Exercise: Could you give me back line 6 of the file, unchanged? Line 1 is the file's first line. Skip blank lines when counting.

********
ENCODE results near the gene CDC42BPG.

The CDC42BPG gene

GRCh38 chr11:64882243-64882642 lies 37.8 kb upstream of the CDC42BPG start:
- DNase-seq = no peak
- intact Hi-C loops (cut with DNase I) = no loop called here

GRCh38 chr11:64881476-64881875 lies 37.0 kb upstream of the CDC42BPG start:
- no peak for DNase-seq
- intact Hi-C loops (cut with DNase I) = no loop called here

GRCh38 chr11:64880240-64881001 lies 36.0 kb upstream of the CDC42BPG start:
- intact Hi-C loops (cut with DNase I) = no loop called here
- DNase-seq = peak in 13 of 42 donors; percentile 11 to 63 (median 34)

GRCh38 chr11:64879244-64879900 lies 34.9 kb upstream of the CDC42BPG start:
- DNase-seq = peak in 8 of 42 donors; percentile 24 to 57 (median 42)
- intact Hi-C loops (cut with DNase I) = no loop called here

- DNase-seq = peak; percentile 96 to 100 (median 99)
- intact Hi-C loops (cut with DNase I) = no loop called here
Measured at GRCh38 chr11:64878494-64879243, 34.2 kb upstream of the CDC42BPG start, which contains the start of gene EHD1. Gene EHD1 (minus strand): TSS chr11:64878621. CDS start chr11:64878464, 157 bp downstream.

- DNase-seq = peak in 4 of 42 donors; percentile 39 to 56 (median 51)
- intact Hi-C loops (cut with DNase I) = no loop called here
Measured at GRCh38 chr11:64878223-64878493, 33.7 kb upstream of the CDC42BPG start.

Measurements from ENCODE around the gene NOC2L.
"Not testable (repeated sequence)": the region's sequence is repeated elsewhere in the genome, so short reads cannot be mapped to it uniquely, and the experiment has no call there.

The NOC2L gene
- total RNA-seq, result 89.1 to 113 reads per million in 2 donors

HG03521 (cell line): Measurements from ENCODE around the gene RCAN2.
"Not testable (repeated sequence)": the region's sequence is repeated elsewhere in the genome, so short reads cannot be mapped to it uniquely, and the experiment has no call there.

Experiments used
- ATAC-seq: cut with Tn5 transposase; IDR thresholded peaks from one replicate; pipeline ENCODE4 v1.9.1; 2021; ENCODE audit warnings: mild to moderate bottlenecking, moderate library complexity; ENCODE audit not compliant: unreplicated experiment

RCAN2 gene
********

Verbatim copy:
GRCh38 chr11:64881476-64881875 lies 37.0 kb upstream of the CDC42BPG start: